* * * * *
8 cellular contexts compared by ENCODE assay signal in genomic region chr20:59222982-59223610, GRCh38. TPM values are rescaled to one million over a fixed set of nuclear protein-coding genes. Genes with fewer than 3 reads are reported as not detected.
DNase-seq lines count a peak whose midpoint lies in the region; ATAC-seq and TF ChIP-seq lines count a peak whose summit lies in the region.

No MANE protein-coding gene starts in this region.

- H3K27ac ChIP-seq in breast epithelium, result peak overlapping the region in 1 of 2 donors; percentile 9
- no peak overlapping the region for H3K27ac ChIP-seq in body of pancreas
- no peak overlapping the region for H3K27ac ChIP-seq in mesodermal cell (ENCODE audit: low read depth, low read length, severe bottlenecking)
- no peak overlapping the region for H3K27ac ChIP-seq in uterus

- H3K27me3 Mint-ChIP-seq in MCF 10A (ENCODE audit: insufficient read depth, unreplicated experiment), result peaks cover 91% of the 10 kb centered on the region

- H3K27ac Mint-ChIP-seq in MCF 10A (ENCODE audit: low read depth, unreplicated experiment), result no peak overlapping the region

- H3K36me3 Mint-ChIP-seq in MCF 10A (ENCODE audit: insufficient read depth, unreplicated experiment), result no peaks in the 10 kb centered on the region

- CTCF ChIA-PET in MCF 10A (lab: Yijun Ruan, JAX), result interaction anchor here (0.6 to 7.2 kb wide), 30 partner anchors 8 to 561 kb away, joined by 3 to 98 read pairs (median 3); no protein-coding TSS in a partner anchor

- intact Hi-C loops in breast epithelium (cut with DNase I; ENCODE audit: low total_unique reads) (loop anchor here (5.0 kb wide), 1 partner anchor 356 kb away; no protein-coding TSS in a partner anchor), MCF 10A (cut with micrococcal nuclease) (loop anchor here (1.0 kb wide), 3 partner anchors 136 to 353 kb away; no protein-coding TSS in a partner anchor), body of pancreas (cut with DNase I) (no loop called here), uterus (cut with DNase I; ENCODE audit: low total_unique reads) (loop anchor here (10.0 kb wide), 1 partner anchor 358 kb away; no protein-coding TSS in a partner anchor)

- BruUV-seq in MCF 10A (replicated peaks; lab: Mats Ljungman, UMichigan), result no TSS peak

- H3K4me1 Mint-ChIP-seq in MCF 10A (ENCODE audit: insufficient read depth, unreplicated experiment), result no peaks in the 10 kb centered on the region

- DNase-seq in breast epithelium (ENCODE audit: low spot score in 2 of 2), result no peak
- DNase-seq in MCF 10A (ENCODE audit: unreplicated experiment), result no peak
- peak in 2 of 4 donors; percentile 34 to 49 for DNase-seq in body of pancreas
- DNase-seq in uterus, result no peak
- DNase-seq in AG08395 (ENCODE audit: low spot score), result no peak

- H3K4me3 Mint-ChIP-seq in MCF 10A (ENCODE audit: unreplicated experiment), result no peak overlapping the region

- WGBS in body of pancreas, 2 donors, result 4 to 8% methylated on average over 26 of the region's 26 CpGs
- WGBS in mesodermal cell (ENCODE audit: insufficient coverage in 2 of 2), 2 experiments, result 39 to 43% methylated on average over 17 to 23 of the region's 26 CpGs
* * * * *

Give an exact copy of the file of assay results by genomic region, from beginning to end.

8 cellular contexts compared by ENCODE assay signal in genomic region chr20:59222982-59223610, GRCh38. TPM values are rescaled to one million over a fixed set of nuclear protein-coding genes. Genes with fewer than 3 reads are reported as not detected.
DNase-seq lines count a peak whose midpoint lies in the region; ATAC-seq and TF ChIP-seq lines count a peak whose summit lies in the region.

No MANE protein-coding gene starts in this region.

- H3K27ac ChIP-seq in breast epithelium, result peak overlapping the region in 1 of 2 donors; percentile 9
- no peak overlapping the region for H3K27ac ChIP-seq in body of pancreas
- no peak overlapping the region for H3K27ac ChIP-seq in mesodermal cell (ENCODE audit: low read depth, low read length, severe bottlenecking)
- no peak overlapping the region for H3K27ac ChIP-seq in uterus

- H3K27me3 Mint-ChIP-seq in MCF 10A (ENCODE audit: insufficient read depth, unreplicated experiment), result peaks cover 91% of the 10 kb centered on the region

- H3K27ac Mint-ChIP-seq in MCF 10A (ENCODE audit: low read depth, unreplicated experiment), result no peak overlapping the region

- H3K36me3 Mint-ChIP-seq in MCF 10A (ENCODE audit: insufficient read depth, unreplicated experiment), result no peaks in the 10 kb centered on the region

- CTCF ChIA-PET in MCF 10A (lab: Yijun Ruan, JAX), result interaction anchor here (0.6 to 7.2 kb wide), 30 partner anchors 8 to 561 kb away, joined by 3 to 98 read pairs (median 3); no protein-coding TSS in a partner anchor

- intact Hi-C loops in breast epithelium (cut with DNase I; ENCODE audit: low total_unique reads) (loop anchor here (5.0 kb wide), 1 partner anchor 356 kb away; no protein-coding TSS in a partner anchor), MCF 10A (cut with micrococcal nuclease) (loop anchor here (1.0 kb wide), 3 partner anchors 136 to 353 kb away; no protein-coding TSS in a partner anchor), body of pancreas (cut with DNase I) (no loop called here), uterus (cut with DNase I; ENCODE audit: low total_unique reads) (loop anchor here (10.0 kb wide), 1 partner anchor 358 kb away; no protein-coding TSS in a partner anchor)

- BruUV-seq in MCF 10A (replicated peaks; lab: Mats Ljungman, UMichigan), result no TSS peak

- H3K4me1 Mint-ChIP-seq in MCF 10A (ENCODE audit: insufficient read depth, unreplicated experiment), result no peaks in the 10 kb centered on the region

- DNase-seq in breast epithelium (ENCODE audit: low spot score in 2 of 2), result no peak
- DNase-seq in MCF 10A (ENCODE audit: unreplicated experiment), result no peak
- peak in 2 of 4 donors; percentile 34 to 49 for DNase-seq in body of pancreas
- DNase-seq in uterus, result no peak
- DNase-seq in AG08395 (ENCODE audit: low spot score), result no peak

- H3K4me3 Mint-ChIP-seq in MCF 10A (ENCODE audit: unreplicated experiment), result no peak overlapping the region

- WGBS in body of pancreas, 2 donors, result 4 to 8% methylated on average over 26 of the region's 26 CpGs
- WGBS in mesodermal cell (ENCODE audit: insufficient coverage in 2 of 2), 2 experiments, result 39 to 43% methylated on average over 17 to 23 of the region's 26 CpGs